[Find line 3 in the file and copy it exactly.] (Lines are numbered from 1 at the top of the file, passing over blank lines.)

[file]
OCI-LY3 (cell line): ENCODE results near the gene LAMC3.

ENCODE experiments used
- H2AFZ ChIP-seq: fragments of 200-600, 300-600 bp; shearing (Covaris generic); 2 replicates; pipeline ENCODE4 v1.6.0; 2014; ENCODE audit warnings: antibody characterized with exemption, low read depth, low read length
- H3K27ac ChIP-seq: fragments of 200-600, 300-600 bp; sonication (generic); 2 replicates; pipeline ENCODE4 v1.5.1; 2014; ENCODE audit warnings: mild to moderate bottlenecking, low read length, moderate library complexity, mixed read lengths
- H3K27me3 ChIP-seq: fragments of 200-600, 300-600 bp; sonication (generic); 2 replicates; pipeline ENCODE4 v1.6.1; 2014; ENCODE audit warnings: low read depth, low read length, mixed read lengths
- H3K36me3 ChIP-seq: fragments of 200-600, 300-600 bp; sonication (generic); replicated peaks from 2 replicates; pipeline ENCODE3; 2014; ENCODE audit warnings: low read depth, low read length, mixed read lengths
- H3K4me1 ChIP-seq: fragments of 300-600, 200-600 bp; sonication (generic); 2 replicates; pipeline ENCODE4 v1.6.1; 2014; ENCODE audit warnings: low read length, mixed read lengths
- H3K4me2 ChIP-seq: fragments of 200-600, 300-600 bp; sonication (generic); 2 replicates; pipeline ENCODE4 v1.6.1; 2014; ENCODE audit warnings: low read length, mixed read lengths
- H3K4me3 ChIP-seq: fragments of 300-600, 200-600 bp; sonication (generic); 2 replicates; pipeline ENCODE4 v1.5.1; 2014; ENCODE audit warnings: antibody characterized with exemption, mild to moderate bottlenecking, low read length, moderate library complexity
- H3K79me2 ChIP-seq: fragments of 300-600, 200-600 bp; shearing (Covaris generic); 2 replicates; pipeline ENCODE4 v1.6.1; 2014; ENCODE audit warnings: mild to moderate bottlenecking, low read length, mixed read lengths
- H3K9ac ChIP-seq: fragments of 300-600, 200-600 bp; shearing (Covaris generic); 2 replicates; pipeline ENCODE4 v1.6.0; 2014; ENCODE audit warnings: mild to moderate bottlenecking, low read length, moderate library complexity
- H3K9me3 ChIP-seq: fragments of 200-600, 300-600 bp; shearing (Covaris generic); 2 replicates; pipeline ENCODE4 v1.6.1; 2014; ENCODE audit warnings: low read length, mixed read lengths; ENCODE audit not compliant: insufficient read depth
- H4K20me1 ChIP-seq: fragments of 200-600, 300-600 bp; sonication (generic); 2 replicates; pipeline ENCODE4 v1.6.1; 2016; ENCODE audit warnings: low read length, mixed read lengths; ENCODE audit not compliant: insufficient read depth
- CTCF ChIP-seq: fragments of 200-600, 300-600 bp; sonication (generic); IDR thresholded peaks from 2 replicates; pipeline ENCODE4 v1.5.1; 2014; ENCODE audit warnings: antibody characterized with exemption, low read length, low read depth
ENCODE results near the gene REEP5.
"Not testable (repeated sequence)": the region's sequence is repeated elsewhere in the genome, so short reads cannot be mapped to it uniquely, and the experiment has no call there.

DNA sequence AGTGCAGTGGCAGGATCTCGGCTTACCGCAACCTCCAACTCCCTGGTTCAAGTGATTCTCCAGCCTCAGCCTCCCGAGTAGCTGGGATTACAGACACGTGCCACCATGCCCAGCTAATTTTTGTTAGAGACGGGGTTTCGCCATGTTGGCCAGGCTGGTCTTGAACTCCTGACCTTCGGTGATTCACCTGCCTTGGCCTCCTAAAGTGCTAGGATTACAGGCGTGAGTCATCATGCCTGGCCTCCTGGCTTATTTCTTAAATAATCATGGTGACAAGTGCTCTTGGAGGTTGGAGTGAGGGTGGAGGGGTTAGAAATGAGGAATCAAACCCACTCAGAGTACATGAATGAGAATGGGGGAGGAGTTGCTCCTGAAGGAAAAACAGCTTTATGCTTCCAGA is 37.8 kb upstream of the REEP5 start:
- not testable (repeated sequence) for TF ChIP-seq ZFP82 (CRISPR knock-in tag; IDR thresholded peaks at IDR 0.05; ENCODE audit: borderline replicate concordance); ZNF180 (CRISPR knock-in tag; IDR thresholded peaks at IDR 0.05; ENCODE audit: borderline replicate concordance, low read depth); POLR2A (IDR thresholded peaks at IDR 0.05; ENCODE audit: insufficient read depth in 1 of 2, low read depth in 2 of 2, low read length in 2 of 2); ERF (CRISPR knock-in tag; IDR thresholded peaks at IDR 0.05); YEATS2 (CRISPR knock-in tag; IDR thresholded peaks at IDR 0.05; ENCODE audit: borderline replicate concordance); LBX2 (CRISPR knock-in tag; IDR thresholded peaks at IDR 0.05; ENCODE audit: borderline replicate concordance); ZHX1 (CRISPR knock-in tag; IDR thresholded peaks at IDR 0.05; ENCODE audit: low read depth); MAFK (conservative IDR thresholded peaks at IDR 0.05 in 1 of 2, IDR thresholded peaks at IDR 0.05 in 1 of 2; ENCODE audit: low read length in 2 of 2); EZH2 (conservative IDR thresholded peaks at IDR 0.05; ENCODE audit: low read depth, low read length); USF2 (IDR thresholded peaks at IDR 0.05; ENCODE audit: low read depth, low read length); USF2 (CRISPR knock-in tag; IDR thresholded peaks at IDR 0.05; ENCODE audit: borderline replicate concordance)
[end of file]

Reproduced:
- H2AFZ ChIP-seq: fragments of 200-600, 300-600 bp; shearing (Covaris generic); 2 replicates; pipeline ENCODE4 v1.6.0; 2014; ENCODE audit warnings: antibody characterized with exemption, low read depth, low read length